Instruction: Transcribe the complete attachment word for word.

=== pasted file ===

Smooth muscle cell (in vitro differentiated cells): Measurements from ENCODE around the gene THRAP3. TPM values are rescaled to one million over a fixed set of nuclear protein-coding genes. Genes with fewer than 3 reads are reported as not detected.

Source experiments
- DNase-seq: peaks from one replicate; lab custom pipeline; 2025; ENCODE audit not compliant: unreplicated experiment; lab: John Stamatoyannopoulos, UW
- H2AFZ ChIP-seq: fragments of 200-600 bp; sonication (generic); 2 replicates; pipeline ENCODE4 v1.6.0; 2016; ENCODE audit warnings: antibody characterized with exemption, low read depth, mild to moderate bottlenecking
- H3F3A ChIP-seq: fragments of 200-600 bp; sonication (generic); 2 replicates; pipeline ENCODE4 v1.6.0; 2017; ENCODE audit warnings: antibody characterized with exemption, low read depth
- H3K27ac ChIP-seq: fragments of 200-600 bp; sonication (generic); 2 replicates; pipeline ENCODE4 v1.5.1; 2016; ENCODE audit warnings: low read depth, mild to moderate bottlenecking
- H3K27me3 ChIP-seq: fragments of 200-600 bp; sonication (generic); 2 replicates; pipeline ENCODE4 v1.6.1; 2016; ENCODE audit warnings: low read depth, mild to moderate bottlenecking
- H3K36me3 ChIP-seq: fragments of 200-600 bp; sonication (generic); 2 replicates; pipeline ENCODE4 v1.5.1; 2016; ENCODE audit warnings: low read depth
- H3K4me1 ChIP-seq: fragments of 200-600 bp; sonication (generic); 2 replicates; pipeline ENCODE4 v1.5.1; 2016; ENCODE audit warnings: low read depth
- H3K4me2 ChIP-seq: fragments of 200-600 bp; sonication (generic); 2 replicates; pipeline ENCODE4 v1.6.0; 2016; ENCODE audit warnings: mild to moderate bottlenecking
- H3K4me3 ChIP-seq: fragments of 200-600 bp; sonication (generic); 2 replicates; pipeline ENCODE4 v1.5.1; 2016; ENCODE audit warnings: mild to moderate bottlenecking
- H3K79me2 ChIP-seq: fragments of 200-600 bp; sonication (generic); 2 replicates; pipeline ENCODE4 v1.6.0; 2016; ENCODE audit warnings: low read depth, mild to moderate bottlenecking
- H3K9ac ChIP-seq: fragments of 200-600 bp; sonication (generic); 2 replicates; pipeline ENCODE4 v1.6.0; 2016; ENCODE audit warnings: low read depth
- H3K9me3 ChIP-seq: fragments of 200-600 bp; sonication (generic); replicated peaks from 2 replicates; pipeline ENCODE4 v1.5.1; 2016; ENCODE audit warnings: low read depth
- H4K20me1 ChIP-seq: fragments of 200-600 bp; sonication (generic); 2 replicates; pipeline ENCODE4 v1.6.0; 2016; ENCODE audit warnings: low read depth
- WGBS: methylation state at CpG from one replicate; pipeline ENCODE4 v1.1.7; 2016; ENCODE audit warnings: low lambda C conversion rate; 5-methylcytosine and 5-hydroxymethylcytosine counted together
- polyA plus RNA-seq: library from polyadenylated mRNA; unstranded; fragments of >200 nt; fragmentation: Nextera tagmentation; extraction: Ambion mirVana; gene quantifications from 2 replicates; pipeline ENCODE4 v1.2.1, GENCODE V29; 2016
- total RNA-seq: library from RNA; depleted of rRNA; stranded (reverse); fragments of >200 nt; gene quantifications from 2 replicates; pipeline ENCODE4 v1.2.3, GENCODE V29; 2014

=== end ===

Smooth muscle cell (in vitro differentiated cells): Measurements from ENCODE around the gene THRAP3. TPM values are rescaled to one million over a fixed set of nuclear protein-coding genes. Genes with fewer than 3 reads are reported as not detected.

Source experiments
- DNase-seq: peaks from one replicate; lab custom pipeline; 2025; ENCODE audit not compliant: unreplicated experiment; lab: John Stamatoyannopoulos, UW
- H2AFZ ChIP-seq: fragments of 200-600 bp; sonication (generic); 2 replicates; pipeline ENCODE4 v1.6.0; 2016; ENCODE audit warnings: antibody characterized with exemption, low read depth, mild to moderate bottlenecking
- H3F3A ChIP-seq: fragments of 200-600 bp; sonication (generic); 2 replicates; pipeline ENCODE4 v1.6.0; 2017; ENCODE audit warnings: antibody characterized with exemption, low read depth
- H3K27ac ChIP-seq: fragments of 200-600 bp; sonication (generic); 2 replicates; pipeline ENCODE4 v1.5.1; 2016; ENCODE audit warnings: low read depth, mild to moderate bottlenecking
- H3K27me3 ChIP-seq: fragments of 200-600 bp; sonication (generic); 2 replicates; pipeline ENCODE4 v1.6.1; 2016; ENCODE audit warnings: low read depth, mild to moderate bottlenecking
- H3K36me3 ChIP-seq: fragments of 200-600 bp; sonication (generic); 2 replicates; pipeline ENCODE4 v1.5.1; 2016; ENCODE audit warnings: low read depth
- H3K4me1 ChIP-seq: fragments of 200-600 bp; sonication (generic); 2 replicates; pipeline ENCODE4 v1.5.1; 2016; ENCODE audit warnings: low read depth
- H3K4me2 ChIP-seq: fragments of 200-600 bp; sonication (generic); 2 replicates; pipeline ENCODE4 v1.6.0; 2016; ENCODE audit warnings: mild to moderate bottlenecking
- H3K4me3 ChIP-seq: fragments of 200-600 bp; sonication (generic); 2 replicates; pipeline ENCODE4 v1.5.1; 2016; ENCODE audit warnings: mild to moderate bottlenecking
- H3K79me2 ChIP-seq: fragments of 200-600 bp; sonication (generic); 2 replicates; pipeline ENCODE4 v1.6.0; 2016; ENCODE audit warnings: low read depth, mild to moderate bottlenecking
- H3K9ac ChIP-seq: fragments of 200-600 bp; sonication (generic); 2 replicates; pipeline ENCODE4 v1.6.0; 2016; ENCODE audit warnings: low read depth
- H3K9me3 ChIP-seq: fragments of 200-600 bp; sonication (generic); replicated peaks from 2 replicates; pipeline ENCODE4 v1.5.1; 2016; ENCODE audit warnings: low read depth
- H4K20me1 ChIP-seq: fragments of 200-600 bp; sonication (generic); 2 replicates; pipeline ENCODE4 v1.6.0; 2016; ENCODE audit warnings: low read depth
- WGBS: methylation state at CpG from one replicate; pipeline ENCODE4 v1.1.7; 2016; ENCODE audit warnings: low lambda C conversion rate; 5-methylcytosine and 5-hydroxymethylcytosine counted together
- polyA plus RNA-seq: library from polyadenylated mRNA; unstranded; fragments of >200 nt; fragmentation: Nextera tagmentation; extraction: Ambion mirVana; gene quantifications from 2 replicates; pipeline ENCODE4 v1.2.1, GENCODE V29; 2016
- total RNA-seq: library from RNA; depleted of rRNA; stranded (reverse); fragments of >200 nt; gene quantifications from 2 replicates; pipeline ENCODE4 v1.2.3, GENCODE V29; 2014